WHEN the Gulf carriers trumpet a new route, it tends to be one that goes to a major city with an international reputation. The big three—Emirates of Dubai, Etihad of Abu Dhabi and Qatar Airways—usually put on a good show to celebrate new flights to places such as London, New York or Beijing. And so many brows were furrowed when on May 1st Akbar al Baker, Qatar Airways’s chief executive, arrived with his jamboree in Cardiff to make noise about his airline’s first flights to Wales’s capital.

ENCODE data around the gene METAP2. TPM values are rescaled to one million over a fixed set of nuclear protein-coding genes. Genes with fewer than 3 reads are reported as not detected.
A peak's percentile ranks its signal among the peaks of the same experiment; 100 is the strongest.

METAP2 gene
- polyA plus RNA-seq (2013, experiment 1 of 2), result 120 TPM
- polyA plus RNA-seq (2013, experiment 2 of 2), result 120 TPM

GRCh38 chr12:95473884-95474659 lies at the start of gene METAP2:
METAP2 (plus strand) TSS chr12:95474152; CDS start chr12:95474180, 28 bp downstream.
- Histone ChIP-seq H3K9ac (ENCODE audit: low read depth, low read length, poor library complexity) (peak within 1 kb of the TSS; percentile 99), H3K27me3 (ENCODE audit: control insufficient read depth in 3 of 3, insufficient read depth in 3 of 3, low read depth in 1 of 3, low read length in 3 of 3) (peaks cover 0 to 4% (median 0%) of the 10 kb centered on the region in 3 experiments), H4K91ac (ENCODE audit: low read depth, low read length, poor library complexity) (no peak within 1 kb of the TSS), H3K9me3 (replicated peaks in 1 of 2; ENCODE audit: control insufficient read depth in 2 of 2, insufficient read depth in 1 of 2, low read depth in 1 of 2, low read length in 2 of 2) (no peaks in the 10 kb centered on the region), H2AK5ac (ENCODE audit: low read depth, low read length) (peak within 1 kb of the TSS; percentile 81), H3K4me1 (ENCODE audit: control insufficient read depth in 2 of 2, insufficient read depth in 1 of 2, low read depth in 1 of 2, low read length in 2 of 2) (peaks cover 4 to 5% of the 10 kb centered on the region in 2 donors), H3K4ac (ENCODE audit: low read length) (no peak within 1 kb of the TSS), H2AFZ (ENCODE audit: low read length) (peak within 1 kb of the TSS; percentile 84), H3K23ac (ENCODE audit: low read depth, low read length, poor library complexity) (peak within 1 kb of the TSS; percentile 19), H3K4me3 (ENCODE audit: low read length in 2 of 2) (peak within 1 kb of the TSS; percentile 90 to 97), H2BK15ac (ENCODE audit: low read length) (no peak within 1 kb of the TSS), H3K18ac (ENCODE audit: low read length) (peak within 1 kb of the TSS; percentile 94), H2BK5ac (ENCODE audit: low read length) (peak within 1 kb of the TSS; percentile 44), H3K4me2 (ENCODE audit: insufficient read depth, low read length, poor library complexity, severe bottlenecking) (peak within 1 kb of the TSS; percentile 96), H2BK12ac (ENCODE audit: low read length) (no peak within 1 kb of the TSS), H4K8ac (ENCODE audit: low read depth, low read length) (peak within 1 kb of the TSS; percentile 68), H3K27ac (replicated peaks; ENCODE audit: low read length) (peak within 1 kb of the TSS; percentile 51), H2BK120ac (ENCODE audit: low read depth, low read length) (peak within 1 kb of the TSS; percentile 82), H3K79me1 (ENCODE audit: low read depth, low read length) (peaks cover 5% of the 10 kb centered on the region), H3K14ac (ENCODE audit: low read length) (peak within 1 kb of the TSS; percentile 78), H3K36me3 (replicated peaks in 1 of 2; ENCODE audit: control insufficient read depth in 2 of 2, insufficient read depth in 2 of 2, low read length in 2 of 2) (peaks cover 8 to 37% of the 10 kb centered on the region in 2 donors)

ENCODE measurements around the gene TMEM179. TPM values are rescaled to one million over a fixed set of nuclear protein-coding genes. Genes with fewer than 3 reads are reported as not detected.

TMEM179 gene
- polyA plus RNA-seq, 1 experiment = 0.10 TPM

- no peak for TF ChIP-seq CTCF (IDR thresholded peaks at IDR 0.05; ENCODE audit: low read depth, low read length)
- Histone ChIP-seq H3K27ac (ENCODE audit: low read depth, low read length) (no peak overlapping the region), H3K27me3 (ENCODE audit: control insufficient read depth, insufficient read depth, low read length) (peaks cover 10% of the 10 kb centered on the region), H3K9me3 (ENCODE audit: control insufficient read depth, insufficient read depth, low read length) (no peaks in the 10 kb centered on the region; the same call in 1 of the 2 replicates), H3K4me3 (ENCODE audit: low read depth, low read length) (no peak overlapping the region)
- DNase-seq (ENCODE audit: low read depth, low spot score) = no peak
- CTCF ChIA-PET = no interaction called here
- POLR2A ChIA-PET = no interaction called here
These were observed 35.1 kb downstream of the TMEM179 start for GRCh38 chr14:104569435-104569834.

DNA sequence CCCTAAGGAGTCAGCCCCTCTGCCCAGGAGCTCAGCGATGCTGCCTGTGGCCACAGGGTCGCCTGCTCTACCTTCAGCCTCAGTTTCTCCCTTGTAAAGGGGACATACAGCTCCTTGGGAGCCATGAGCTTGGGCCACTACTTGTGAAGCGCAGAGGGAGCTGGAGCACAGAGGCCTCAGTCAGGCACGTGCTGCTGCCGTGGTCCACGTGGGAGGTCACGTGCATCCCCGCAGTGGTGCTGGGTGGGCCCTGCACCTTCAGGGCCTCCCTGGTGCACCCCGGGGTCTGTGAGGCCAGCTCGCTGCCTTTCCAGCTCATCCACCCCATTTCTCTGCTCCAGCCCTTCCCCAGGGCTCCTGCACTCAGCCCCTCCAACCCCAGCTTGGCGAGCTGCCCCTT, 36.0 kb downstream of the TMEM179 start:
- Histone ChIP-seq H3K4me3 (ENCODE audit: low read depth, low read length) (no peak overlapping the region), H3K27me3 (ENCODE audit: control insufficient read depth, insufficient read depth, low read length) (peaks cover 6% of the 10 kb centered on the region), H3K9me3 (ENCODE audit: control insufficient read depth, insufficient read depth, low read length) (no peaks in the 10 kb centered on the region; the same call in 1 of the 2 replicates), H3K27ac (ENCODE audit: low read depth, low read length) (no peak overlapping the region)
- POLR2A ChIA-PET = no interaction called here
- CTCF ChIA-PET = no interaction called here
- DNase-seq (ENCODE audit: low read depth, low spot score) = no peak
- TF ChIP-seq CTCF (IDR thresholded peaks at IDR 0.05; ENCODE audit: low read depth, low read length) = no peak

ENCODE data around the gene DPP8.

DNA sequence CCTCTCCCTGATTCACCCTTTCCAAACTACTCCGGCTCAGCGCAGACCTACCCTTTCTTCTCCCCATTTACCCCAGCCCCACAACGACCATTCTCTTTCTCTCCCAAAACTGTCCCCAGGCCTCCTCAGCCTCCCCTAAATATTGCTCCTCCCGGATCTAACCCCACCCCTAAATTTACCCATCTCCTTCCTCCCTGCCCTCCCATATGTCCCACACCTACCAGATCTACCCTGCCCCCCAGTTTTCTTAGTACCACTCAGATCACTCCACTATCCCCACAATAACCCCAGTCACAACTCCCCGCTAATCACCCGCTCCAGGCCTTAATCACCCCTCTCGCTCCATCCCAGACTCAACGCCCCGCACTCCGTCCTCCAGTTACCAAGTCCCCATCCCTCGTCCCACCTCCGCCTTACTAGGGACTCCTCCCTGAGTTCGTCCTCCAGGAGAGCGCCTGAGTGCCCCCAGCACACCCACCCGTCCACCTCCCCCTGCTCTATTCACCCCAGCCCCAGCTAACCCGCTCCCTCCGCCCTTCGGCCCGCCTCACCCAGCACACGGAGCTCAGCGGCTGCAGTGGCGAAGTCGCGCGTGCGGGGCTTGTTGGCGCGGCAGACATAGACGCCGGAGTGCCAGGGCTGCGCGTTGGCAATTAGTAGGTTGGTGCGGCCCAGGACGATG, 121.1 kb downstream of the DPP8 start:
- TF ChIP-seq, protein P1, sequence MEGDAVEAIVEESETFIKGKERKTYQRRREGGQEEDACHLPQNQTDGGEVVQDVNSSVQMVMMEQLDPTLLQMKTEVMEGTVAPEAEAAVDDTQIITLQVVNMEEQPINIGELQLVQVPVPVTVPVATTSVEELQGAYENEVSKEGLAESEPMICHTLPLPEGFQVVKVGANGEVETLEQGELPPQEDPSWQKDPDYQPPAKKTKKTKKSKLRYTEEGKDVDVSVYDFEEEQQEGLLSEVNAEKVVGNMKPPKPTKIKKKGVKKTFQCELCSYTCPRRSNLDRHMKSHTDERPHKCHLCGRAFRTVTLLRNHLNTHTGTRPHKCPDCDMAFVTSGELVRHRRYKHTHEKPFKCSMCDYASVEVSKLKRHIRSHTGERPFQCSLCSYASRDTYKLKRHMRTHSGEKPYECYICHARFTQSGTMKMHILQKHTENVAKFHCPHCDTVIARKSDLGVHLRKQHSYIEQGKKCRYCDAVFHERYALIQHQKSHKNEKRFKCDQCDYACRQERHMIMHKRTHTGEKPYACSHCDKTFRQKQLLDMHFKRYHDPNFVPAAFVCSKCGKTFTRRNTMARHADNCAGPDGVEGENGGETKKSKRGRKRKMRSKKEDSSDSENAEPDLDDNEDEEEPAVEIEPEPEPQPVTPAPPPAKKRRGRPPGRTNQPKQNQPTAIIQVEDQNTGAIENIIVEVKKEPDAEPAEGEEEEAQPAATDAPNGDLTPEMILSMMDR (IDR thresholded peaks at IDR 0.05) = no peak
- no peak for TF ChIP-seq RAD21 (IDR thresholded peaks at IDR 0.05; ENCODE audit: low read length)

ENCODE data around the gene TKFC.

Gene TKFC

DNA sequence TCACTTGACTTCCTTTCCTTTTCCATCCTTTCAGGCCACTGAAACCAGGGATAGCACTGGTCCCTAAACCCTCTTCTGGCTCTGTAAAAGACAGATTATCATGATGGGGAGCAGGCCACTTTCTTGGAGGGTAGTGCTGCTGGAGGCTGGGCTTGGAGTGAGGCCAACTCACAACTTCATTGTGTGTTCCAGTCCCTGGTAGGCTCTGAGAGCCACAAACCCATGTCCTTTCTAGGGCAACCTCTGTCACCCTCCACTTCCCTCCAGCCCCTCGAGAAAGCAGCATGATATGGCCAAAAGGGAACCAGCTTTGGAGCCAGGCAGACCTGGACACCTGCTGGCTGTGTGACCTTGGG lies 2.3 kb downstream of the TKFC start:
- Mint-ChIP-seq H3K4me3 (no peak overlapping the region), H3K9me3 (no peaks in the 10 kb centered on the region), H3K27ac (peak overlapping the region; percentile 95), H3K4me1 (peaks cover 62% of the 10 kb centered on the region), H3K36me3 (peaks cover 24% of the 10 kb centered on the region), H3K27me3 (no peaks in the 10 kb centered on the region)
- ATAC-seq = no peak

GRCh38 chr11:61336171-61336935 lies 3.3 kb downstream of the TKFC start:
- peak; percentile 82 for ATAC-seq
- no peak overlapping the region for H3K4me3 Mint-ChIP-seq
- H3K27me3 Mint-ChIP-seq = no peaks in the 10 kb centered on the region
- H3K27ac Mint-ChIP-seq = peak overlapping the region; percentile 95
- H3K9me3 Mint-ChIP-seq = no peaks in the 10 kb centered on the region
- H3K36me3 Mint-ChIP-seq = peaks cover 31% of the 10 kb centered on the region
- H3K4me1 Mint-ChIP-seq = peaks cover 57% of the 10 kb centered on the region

Those who know British geography well know that Cardiff is the very opposite of a great metropolis. Although it is the capital of Wales and its biggest city, with just 360,000 inhabitants it is overshadowed by London’s 9m 150 miles to the east. Last year its airport handled fewer than 1.5m passengers, a fraction of the 8m or so who went via Bristol Airport, its main rival just across the River Severn. Cardiff Airport has struggled commercially in recent years. In 2013 it was...Continue reading